“When a man is tired of London, he is tired of life.”, so said Samuel Johnson in 1777, who was a great fan of the city and all it had to offer. But then, he didn’t have to put up with the crowded daily commute, unaffordable rents, the threat of terrorism, or the ‘rat race’ in general.
He would be shocked by the results of a recent survey, conducted by The Best You magazine, which reveals that over 80% of London workers are unhappy in their jobs, with only 17.6% of people being content in the workplace, with many of them blaming their unhappiness on bad management and bullying.
Worryingly, 29% of women and 25% of men admitted to suffering from depression, with most men refusing to seek professional help.
Bernardo Moya, CEO of The Best You magazine said: “It’s shocking that so many Londoners are unhappy in the place of work and need help. After all, it’s where most people spend the majority of their waking hours.”
“Men and women of all ages need to know that it is possible to make a change.It’s a common story that men don’t express their feelings as much as women and I am concerned by the number of men who say they are doing nothing about their depression.”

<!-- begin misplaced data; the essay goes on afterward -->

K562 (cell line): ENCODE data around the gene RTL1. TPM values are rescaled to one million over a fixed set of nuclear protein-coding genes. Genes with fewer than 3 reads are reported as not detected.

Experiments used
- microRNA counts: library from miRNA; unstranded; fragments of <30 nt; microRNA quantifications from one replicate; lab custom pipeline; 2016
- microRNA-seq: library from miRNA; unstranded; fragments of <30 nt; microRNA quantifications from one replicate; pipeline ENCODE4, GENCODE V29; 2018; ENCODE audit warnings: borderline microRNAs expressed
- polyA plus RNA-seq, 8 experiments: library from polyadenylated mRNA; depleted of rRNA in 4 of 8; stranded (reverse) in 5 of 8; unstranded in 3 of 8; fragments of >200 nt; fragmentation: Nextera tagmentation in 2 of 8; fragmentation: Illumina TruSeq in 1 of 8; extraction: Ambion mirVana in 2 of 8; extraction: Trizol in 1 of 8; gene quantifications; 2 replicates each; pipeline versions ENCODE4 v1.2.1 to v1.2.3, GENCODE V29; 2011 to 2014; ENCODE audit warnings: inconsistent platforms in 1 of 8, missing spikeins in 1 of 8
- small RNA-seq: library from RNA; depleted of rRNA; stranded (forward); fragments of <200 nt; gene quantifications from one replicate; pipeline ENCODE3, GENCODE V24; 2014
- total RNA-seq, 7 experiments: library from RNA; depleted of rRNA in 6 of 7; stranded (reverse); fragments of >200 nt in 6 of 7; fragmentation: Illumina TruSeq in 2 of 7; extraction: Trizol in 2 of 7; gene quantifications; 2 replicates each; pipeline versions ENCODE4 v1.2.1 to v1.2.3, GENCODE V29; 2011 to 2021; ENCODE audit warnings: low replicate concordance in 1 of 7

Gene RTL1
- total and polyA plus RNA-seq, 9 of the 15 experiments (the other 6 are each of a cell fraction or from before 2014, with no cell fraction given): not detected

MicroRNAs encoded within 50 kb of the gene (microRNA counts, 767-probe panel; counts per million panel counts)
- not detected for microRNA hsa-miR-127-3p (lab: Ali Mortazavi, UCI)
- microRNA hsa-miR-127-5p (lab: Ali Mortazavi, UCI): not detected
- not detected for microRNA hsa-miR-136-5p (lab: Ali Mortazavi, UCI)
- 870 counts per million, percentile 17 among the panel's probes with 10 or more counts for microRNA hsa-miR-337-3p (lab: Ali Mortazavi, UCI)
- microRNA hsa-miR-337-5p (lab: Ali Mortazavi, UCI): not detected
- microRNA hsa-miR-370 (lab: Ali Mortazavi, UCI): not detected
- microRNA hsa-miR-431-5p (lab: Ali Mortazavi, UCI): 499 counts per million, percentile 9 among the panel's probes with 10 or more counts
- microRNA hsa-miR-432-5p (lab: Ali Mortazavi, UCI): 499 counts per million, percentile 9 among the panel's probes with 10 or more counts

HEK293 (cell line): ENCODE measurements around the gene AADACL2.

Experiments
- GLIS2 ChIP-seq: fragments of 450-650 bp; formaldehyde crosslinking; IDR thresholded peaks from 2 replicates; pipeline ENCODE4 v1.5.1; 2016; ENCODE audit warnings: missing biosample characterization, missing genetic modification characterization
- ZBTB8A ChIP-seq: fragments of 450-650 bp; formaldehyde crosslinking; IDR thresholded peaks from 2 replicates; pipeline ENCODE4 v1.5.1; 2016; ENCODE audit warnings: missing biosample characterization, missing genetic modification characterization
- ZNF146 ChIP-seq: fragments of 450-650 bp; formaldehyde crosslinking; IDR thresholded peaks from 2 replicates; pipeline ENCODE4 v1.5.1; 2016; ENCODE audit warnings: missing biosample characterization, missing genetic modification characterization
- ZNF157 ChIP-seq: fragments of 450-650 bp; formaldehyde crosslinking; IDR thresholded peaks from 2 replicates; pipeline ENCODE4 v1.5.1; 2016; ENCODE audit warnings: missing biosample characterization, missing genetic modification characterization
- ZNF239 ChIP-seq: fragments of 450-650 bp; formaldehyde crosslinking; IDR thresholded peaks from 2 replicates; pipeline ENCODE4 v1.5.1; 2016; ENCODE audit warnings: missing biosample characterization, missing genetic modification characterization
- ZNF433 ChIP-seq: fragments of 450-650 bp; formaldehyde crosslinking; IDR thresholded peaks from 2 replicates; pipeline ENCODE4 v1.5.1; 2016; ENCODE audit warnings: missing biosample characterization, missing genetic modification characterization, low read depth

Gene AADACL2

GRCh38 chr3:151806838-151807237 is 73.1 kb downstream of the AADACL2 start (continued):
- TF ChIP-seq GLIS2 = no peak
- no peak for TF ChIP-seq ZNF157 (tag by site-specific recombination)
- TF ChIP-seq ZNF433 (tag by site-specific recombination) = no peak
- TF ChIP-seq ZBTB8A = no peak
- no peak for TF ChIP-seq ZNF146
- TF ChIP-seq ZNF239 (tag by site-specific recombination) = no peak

“Whilst depression can affect any of us, giving people – men and women – the tools to deal with life’s knocks is part of what The Best You is about.’he said.
The findings will be discussed at The Best You Expo at the ExCel in London next month, which will include seminars and workshops, as well as inspirational talks by speakers including Sir Clive Woodward.
Low morale, bullying, and incompetence are things that need to be nipped in the bud by management, but depression, which can lead to excessive levels of absenteeism requires open channels of communication, as well as an understanding management, possibly providing professional help to those who require it. Depression, however, as the report suggests, still remains a taboo subject in the workplace and sufferers fear being ridiculed, told to pull themselves together, or even sacked.
As London grows increasingly further from the idyll of Johnson’s imagination, it is up to companies to take a slightly more pastoral role with their employees as just living in the capital becomes ever more pressurised and work should be seen as a safe place to flourish, rather than something just to be endured.